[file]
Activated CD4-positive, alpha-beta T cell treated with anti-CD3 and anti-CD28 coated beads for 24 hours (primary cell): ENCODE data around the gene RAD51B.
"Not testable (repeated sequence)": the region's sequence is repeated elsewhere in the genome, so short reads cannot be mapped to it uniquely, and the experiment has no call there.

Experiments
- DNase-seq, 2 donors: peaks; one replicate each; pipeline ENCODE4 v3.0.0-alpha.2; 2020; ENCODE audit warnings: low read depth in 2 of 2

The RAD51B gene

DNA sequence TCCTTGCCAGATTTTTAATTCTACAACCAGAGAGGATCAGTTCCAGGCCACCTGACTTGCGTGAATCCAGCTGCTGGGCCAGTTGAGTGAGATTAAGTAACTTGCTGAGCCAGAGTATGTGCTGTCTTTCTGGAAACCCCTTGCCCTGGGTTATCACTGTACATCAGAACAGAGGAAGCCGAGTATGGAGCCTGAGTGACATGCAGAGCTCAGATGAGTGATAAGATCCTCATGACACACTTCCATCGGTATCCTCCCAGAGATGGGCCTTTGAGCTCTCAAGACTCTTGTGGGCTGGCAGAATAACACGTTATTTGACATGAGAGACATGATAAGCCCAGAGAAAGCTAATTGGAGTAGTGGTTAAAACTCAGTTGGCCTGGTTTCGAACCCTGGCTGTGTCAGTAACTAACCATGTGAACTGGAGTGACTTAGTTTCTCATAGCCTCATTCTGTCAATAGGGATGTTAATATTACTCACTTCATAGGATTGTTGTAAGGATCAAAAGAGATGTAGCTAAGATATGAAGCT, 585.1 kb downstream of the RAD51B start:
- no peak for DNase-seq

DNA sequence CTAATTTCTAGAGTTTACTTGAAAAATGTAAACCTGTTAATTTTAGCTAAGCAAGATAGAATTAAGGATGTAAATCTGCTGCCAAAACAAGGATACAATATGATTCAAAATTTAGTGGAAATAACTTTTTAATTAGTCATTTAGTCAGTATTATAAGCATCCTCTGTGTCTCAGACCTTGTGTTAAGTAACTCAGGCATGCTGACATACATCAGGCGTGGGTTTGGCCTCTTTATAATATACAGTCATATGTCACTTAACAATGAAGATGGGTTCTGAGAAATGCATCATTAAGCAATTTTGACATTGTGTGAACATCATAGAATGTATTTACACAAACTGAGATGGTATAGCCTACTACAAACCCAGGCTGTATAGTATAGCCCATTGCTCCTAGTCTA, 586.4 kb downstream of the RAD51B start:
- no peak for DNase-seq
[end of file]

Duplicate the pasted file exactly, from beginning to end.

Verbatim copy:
Activated CD4-positive, alpha-beta T cell treated with anti-CD3 and anti-CD28 coated beads for 24 hours (primary cell): ENCODE data around the gene RAD51B.
"Not testable (repeated sequence)": the region's sequence is repeated elsewhere in the genome, so short reads cannot be mapped to it uniquely, and the experiment has no call there.

Experiments
- DNase-seq, 2 donors: peaks; one replicate each; pipeline ENCODE4 v3.0.0-alpha.2; 2020; ENCODE audit warnings: low read depth in 2 of 2

The RAD51B gene

DNA sequence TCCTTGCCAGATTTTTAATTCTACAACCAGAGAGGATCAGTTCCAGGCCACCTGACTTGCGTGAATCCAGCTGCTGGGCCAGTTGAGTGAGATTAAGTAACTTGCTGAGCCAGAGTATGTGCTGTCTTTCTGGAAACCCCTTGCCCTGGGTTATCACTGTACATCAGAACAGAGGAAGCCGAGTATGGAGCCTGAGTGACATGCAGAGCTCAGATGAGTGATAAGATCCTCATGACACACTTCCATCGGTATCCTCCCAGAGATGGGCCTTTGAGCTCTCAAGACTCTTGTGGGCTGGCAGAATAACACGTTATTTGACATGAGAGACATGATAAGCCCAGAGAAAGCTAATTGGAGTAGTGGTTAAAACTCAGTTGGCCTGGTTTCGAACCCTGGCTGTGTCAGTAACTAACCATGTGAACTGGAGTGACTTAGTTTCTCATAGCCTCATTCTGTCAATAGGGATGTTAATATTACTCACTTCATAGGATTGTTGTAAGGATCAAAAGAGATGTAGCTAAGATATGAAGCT, 585.1 kb downstream of the RAD51B start:
- no peak for DNase-seq

DNA sequence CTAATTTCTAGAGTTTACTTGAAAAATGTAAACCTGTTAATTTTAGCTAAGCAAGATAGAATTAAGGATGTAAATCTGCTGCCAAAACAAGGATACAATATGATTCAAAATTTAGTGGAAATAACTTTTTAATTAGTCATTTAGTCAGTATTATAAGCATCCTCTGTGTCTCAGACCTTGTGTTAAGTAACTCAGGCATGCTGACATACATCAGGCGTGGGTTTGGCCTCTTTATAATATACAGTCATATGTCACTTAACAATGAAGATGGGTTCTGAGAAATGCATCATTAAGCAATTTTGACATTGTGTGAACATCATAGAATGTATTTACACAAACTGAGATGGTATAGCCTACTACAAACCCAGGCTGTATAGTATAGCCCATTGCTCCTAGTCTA, 586.4 kb downstream of the RAD51B start:
- no peak for DNase-seq